The 1% rule in Internet culture.
Adam Rifkin stashed this in Community
For those owondering why PandaWhale has way more people reading than writing, look to the 1% rule:
The 1% rule states that the number of people who create content on the Internet represents approximately 1% (or less) of the people actually viewing that content.
There's a great blog post by Bradley Horowitz about this: Creators, Synthesizers, and Consumers.
He was at Yahoo when he wrote that, but now he leads Google+.
As he discusses a bit, it's going to be very interesting when more things are structured to create content from relatively passive actions such as Facebook Likes, Netflix ratings, photos, check-ins, etc.
Most people will never actively and consistently create or edit deep content but soon we will have algorithms that create a nicely tailored pastiche of our actions and (if smart enough) might rival deliberate creations.
I can imagine photos showing someone having gotten in amazing shape and then (with their permission) being able to pull down aggregated data about sleeping, eating and exercise habits to show me what worked for them.
The implicit auto-creation of content is a large part of Facebook's future vision: http://allthingsd.com/20110919/read-watch-listen-facebooks-official-motto-for-f8/
I'd imagine as smart phones get smarter they'll implicitly auto-create a lot of content, too.
I'm still a fan of explicit content creation, and what's most interesting to me right now is the explicit Curation-as-Creation behavior of people who use services like Tumblr and Pinterest.
What started a few years ago as Facebook Shares and Twitter Retweets has turned into full-on Curation Nation where I don't have to create great content, I just have to find it and share it.
Absolutely. Many have and will inevitably continue to migrate from the sites of established newsmedia to curators they trust to counter scaling content volume as well as quality and taste issues.
We no longer pick up our daily newspaper. Now we follow our favorite filter. :)
That suggests that applications like Flipboard, Pulse, and Reddit will become increasingly important to Future World.
It's already the case that there's more content available than we could possibly see.
I still want the magic app that keeps track of what I've read and tells me what I should read right now when I have a free minute.
So funny you say that -- I've spent a good portion of the past two weekends "training" Pandora. She has learned quite well. :)
I wonder how much of your magic app is already in existence but is currently used only behind the scenes or the data just has not been properly sliced yet.
Facebook, for instance, knows so much about our relationships they can predict with 1 in 3 chance who we'll be dating next week. And that stat is from years ago. I'm sure it's only gotten more accurate.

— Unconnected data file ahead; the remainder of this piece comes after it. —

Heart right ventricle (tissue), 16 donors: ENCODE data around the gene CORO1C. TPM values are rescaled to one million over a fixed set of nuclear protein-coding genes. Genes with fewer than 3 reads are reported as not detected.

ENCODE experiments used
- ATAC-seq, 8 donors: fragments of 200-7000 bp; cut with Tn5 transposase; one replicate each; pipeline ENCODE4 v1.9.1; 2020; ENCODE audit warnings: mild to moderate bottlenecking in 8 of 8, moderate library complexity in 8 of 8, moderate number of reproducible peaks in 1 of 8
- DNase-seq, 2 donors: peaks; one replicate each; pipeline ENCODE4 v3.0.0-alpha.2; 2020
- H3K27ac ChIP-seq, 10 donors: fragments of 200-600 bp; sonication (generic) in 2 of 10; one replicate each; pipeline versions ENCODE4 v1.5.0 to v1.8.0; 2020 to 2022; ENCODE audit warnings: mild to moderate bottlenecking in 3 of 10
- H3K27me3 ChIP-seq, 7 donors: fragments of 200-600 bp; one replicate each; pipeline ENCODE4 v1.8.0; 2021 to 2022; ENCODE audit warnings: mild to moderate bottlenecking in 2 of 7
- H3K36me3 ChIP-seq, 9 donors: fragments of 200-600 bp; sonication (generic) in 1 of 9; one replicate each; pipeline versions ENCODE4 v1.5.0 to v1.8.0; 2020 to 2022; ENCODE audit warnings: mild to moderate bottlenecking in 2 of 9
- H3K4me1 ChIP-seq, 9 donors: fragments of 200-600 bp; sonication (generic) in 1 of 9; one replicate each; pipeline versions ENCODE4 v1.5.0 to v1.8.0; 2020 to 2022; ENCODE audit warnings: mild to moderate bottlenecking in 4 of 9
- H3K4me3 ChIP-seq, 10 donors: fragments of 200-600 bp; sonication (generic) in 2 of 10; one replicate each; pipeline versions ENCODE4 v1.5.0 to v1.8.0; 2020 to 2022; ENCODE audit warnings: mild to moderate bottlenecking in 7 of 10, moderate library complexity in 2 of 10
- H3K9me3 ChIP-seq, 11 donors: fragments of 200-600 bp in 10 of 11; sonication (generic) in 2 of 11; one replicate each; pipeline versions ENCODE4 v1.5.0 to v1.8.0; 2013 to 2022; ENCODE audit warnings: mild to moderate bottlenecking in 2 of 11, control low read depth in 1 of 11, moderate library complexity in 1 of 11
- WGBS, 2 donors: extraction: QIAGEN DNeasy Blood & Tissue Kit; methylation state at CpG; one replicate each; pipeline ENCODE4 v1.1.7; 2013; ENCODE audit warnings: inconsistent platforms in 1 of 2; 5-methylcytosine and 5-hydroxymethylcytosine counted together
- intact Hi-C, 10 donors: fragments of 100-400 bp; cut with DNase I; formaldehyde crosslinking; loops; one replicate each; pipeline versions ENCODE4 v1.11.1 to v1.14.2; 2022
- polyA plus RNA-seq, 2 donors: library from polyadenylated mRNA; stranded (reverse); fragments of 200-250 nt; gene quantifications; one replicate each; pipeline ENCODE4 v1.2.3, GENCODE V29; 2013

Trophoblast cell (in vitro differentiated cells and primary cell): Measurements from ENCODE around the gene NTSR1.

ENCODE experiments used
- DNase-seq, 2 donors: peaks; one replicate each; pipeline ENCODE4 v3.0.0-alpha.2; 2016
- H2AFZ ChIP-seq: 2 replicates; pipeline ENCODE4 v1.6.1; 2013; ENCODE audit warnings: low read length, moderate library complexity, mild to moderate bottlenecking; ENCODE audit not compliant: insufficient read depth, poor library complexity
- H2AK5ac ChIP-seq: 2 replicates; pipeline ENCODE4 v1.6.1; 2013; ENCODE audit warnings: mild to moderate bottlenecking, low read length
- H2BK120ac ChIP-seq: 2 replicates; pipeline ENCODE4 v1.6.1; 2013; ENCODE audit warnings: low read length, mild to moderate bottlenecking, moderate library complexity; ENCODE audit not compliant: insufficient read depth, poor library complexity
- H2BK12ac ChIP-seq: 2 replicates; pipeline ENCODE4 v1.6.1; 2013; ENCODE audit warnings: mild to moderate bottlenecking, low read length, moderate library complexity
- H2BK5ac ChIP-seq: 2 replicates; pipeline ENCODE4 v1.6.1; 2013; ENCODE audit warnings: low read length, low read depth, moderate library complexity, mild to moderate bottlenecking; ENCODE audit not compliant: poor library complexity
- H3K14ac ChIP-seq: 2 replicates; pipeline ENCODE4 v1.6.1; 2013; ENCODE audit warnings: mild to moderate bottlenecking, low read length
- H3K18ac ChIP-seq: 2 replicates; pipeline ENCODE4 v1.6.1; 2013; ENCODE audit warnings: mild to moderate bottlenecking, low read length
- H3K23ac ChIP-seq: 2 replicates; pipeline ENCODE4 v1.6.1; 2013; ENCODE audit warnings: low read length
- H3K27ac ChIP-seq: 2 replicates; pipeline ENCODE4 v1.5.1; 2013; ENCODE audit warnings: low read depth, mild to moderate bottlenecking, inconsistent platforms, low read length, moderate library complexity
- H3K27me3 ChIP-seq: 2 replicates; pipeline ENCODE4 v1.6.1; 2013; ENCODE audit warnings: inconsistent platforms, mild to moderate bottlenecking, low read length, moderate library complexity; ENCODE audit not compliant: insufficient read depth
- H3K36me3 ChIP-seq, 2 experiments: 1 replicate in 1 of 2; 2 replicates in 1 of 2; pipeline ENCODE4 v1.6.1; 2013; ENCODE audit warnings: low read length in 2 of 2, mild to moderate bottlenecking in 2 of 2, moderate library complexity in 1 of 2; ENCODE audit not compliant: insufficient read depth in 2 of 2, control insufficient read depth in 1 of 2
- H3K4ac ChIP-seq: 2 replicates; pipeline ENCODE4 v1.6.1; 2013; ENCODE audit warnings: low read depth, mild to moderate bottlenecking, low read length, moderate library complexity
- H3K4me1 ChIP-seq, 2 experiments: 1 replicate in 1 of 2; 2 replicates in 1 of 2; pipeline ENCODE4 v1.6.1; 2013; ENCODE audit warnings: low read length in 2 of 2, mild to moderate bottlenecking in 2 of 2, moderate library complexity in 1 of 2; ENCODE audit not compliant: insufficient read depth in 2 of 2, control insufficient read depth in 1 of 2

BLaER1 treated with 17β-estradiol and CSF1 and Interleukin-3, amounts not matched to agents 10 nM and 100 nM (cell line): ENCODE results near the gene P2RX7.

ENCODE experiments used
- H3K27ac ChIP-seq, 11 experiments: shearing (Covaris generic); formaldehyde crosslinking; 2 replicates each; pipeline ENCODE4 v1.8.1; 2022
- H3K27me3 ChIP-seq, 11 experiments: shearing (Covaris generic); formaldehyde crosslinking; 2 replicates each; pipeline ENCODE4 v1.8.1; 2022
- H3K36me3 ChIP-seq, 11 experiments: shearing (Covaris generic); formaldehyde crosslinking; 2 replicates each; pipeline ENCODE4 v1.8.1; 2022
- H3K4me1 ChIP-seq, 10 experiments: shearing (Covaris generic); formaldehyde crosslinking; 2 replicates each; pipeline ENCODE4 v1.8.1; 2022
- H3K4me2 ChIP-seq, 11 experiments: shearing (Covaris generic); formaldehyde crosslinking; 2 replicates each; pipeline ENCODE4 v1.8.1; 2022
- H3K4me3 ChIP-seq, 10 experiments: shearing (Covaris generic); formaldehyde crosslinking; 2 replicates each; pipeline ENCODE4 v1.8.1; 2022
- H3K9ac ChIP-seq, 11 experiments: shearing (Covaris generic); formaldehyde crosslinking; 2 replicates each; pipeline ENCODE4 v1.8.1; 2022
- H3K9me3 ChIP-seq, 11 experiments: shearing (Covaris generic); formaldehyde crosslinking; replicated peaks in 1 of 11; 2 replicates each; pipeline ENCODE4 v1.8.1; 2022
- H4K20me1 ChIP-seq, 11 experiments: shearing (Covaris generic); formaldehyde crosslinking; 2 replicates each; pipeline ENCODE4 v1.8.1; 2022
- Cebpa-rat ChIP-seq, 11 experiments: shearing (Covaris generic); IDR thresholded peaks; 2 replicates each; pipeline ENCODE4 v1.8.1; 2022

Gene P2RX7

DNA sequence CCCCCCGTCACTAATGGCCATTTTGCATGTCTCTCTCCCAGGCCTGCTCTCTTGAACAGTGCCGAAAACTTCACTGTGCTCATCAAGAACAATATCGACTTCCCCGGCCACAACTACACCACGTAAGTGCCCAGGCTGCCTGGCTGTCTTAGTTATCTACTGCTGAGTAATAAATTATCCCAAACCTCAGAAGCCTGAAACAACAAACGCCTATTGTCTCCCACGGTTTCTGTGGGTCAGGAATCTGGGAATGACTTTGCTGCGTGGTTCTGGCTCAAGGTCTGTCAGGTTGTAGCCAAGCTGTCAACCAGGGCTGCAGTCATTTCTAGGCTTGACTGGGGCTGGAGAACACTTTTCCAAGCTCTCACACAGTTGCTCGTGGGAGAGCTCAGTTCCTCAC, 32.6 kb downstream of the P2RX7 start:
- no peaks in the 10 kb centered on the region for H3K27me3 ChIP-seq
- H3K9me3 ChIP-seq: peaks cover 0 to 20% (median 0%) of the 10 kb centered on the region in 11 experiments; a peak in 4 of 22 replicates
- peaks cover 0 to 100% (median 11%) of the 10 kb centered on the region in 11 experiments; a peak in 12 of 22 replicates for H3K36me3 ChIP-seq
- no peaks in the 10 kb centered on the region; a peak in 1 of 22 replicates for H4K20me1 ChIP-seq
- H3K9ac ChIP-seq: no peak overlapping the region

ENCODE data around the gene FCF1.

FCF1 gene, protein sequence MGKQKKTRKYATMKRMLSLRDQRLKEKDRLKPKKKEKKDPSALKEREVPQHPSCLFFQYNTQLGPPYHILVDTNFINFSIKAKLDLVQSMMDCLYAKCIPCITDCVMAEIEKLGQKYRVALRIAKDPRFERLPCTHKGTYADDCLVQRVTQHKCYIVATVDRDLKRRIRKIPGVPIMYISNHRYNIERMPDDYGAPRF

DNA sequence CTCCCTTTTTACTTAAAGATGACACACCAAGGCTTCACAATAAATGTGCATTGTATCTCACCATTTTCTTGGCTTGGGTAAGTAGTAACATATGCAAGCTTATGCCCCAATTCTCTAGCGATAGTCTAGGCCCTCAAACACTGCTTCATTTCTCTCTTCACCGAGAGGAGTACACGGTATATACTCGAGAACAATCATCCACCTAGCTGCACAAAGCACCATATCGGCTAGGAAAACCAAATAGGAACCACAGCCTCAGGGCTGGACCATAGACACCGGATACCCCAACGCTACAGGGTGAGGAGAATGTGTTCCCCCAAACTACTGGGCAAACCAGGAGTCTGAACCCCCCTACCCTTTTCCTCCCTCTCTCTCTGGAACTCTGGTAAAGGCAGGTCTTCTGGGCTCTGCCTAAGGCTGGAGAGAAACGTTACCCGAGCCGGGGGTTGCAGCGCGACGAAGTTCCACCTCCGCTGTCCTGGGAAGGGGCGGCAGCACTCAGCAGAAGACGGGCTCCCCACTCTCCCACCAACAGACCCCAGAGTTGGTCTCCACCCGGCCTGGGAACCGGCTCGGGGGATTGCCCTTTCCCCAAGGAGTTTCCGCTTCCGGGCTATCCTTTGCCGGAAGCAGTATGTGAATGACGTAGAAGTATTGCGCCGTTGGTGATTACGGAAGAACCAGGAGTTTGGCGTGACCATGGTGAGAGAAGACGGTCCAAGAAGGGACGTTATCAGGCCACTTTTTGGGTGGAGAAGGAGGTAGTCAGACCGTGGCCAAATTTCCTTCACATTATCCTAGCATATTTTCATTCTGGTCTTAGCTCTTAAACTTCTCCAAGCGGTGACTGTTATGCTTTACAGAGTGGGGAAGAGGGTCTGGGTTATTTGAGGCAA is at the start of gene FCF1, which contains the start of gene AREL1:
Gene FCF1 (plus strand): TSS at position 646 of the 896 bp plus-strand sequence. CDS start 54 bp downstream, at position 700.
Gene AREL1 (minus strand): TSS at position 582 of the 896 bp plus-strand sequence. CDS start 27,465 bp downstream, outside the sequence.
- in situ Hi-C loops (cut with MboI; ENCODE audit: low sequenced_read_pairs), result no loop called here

Adam.. do you know what % of that 1% are women creating content ? would be interested to find out if women are the creators or the readers! Being a viewer or reader in the 2.0 web space does not mean that you are simply not an influencer though. There will be a large group in that 99% who are not creators- but are influencers. Sharing content, passing it on to other influencers or endorsing, and therefore adding value to content :)
Louise, I've never seen a breakdown of creators by gender.
It really depends on the site.
Pinterest, Facebook, Twitter, and Tumblr skew female; Google+, Reddit, and 9gag skew male.
ha ha ha - I can see why Pinterest would be skewed towards females... my husband does not get it :) AS a CFO he wants facts- while I want ideas and inspiration !
Ideas and inspiration are what Pinterest, Facebook, Twitter, and Tumblr have in common. :)
Eric wrote: "I wonder how much of your magic app is already in existence but is currently used only behind the scenes or the data just has not been properly sliced yet."
Eric, I think it already exists within some apps -- Pandora and Quora can guide you to the next piece of content, to name two.
I just wonder if it could exist across apps. Across the Web, what's the next thing I should read given what I've already read?
What knows what you've already read? Amazon and your browser, I guess.
Amazon's recommendations are okay, if a bit generic. It's usually in the right ballpark but the crudest of algorithms could do what it does. Given Amazon's money, power and data I expect more. Netflix "got me" much better years ago than Amazon does now.
Something in your browser that tracks what you read across the web and does good personalized recommendations would be amazing...
Thomas Edison said that genius is 1% inspiration and 99% perspiration.
Very true. Will be posting research about that on the blog this week...
Eric, I'm looking forward to your posts about inspiration and perspiration...